The Korean conflict erupted fifty years ago this June. Many Americans still believe that it began in debacle (which is true) and ended in a humiliating compromise that changed nothing (which is not).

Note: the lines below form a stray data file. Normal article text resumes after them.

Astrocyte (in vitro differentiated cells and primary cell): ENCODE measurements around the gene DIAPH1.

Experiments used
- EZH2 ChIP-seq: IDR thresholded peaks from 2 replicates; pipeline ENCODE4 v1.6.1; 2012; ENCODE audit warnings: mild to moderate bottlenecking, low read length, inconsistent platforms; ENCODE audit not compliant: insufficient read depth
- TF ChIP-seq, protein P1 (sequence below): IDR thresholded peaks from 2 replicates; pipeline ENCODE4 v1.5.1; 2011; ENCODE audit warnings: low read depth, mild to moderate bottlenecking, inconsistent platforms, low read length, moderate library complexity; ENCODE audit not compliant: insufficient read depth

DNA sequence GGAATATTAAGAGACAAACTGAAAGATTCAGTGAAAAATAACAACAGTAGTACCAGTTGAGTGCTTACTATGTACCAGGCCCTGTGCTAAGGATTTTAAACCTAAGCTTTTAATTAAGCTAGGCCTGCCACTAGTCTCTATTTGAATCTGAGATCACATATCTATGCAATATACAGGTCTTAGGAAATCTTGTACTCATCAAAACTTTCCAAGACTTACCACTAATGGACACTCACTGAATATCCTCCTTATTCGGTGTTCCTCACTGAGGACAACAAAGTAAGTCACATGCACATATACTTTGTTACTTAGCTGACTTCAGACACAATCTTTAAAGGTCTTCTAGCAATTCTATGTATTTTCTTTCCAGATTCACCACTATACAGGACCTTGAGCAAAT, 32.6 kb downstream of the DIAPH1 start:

Only by coincidence does the fragment of a map of Korea along the fateful thirty-eighth parallel that is part of the jacket art for my book MacArthur’s War: Korea and the Undoing of an American Hero include the town of Chunchon. That was as far north as I got during the war. My commission as an Army second lieutenant had come on April 18, 1951, exactly one week after President Truman dismissed Douglas MacArthur as commander in chief in the Far East.
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